Philippines: History revisionism fears

EducationWorld July 2022 | International News Magazine

Filipino academics have called for the protection of historical rigour as they steel themselves for Ferdinand “Bongbong” Marcos Jr’s assumption of the country’s presidency later this month. The electoral victory of Ferdinand Marcos’ son represents a dramatic turnaround for the family after its return from exile in the 1990s. The rule of Ferdinand Marcos between 1965 and 1986 was marked by corruption and martial law, with the regime responsible for “tens of thousands of people arbitrarily arrested and detained, and thousands of others tortured, forcibly disappeared, and killed”, according to Amnesty International.

Already, Marcos Jr has sought to counter this narrative during his election campaign, portraying the era as a golden age for the Philippines. Scholars fear that once he takes power, his administration will try to erase the truth about his father’s dark legacy by rewriting history and suppressing academic freedom.

In days following Marcos Jr’s victory, more than 1,000 scholars signed a statement in defence of historical truth and academic freedom. “The presumptive electoral victory of Ferdinand Marcos Jr and (vice-president-elect) Sara Duterte signals an intensified struggle over historical knowledge and pedagogy,” they wrote. “We pledge to combat all attempts at historical revisionism that distort and falsify history to suit the dynastic interests of the Marcoses and their allies and to fortify their power.”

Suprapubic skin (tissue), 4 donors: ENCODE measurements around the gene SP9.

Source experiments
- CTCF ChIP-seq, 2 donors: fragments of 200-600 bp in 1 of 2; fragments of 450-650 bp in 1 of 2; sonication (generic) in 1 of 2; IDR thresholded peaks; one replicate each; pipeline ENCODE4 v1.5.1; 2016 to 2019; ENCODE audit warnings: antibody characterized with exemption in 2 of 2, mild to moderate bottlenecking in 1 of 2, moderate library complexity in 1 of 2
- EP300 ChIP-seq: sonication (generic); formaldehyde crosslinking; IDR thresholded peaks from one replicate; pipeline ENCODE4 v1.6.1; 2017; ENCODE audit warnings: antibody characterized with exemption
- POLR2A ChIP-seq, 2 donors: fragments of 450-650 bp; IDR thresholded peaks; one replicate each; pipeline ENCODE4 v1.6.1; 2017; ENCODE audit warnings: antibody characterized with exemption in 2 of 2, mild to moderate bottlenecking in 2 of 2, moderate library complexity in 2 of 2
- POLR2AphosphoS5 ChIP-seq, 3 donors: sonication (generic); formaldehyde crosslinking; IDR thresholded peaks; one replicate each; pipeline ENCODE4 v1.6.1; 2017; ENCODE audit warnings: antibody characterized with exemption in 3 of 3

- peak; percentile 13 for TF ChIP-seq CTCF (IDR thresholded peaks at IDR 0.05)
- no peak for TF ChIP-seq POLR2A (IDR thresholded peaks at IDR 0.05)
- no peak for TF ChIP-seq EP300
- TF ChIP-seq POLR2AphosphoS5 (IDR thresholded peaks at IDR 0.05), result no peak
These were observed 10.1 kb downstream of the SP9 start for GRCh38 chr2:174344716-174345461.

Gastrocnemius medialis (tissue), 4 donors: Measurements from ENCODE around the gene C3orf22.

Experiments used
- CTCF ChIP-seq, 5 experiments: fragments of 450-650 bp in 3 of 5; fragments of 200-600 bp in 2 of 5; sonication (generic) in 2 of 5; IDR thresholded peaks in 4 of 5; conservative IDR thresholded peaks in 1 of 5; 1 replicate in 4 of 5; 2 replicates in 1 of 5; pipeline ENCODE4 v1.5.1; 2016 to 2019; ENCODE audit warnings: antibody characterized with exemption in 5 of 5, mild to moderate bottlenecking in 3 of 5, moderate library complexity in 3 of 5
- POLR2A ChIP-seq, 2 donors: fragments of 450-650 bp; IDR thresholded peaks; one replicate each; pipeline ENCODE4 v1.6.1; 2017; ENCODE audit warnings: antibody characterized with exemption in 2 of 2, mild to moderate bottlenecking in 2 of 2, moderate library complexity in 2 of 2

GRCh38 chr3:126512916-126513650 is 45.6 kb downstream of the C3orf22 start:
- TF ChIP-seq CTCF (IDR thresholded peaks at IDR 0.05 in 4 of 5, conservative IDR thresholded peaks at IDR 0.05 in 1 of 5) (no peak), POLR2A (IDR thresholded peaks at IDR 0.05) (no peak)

Francis Gealogo, professor of history at Ateneo de Manila University and one of the authors of the statement, told Times Higher Education that the Marcos campaign has already taken advantage of social media to “spread historical distortion and disinformation” and that academics must “face these propagandists head-on”. Work to digitise the country’s history has already begun, with academics working to protect primary sources on the era, he says.

In the weeks following Marcos Jr’s election, students have taken to the streets to oppose his presidency. “This is a very dangerous, pivotal moment,” says Jonas Abadilla, a fourth-year chemical engineering student at the University of the Philippines, Diliman and chair of its student council. According to Abadilla during the previous Marcos era the University of the Philippines “became a fortress” protecting victims of persecution.

(Excerpted and adapted from The Economist and Times Higher Education)

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